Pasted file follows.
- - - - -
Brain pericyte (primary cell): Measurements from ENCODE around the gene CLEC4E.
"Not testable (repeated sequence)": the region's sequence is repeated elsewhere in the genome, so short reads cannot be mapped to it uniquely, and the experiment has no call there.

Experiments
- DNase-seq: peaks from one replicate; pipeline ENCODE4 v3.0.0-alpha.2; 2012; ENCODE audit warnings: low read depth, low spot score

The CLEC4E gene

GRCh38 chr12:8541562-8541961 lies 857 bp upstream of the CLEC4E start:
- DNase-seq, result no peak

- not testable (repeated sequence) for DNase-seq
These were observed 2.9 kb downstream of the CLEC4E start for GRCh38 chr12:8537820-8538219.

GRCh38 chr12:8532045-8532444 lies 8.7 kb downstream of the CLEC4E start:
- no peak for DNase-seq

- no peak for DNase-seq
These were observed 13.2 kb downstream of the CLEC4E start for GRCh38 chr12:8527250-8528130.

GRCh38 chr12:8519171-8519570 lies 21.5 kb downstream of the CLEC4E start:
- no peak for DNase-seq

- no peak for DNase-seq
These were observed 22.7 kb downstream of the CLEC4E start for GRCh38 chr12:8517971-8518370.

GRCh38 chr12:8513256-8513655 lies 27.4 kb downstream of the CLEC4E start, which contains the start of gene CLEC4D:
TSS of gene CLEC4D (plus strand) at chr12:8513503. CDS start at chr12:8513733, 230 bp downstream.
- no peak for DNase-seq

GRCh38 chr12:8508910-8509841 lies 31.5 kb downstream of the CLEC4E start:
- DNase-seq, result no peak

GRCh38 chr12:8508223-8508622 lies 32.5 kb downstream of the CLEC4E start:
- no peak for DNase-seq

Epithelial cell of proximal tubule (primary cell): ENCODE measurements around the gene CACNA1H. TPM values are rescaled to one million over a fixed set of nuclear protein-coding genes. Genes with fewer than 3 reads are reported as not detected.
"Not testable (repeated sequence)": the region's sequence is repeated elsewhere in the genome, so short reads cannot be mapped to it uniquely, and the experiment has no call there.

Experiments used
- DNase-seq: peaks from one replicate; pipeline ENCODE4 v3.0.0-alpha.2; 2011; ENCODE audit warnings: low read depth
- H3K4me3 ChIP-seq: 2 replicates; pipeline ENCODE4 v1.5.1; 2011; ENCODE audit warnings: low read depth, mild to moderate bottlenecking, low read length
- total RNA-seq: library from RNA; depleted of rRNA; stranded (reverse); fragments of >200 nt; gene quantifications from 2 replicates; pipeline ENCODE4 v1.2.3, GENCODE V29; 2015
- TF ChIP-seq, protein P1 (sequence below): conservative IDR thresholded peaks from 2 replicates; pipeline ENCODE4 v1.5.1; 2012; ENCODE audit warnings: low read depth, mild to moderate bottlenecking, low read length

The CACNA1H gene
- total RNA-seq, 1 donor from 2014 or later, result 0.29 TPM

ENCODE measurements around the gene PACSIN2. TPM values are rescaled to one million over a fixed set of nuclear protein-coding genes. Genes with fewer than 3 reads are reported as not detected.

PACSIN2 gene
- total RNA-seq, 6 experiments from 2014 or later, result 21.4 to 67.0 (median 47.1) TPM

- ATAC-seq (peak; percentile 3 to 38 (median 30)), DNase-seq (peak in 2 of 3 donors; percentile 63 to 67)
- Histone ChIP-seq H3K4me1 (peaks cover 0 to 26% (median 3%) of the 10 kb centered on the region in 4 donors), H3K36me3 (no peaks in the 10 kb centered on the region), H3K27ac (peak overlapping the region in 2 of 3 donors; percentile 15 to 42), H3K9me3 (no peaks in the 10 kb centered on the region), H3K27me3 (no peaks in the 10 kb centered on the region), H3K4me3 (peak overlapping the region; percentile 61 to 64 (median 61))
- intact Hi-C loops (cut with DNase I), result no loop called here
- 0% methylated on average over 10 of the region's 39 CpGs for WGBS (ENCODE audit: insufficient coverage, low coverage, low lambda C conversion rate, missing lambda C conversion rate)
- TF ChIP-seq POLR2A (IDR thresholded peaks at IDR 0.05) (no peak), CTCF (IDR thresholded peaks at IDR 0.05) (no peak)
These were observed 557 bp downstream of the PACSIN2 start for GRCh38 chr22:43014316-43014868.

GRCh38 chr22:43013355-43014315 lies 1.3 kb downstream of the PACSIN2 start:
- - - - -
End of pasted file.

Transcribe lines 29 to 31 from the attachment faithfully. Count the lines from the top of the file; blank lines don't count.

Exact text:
- H3K4me3 ChIP-seq: 2 replicates; pipeline ENCODE4 v1.5.1; 2011; ENCODE audit warnings: low read depth, mild to moderate bottlenecking, low read length
- total RNA-seq: library from RNA; depleted of rRNA; stranded (reverse); fragments of >200 nt; gene quantifications from 2 replicates; pipeline ENCODE4 v1.2.3, GENCODE V29; 2015
- TF ChIP-seq, protein P1 (sequence below): conservative IDR thresholded peaks from 2 replicates; pipeline ENCODE4 v1.5.1; 2012; ENCODE audit warnings: low read depth, mild to moderate bottlenecking, low read length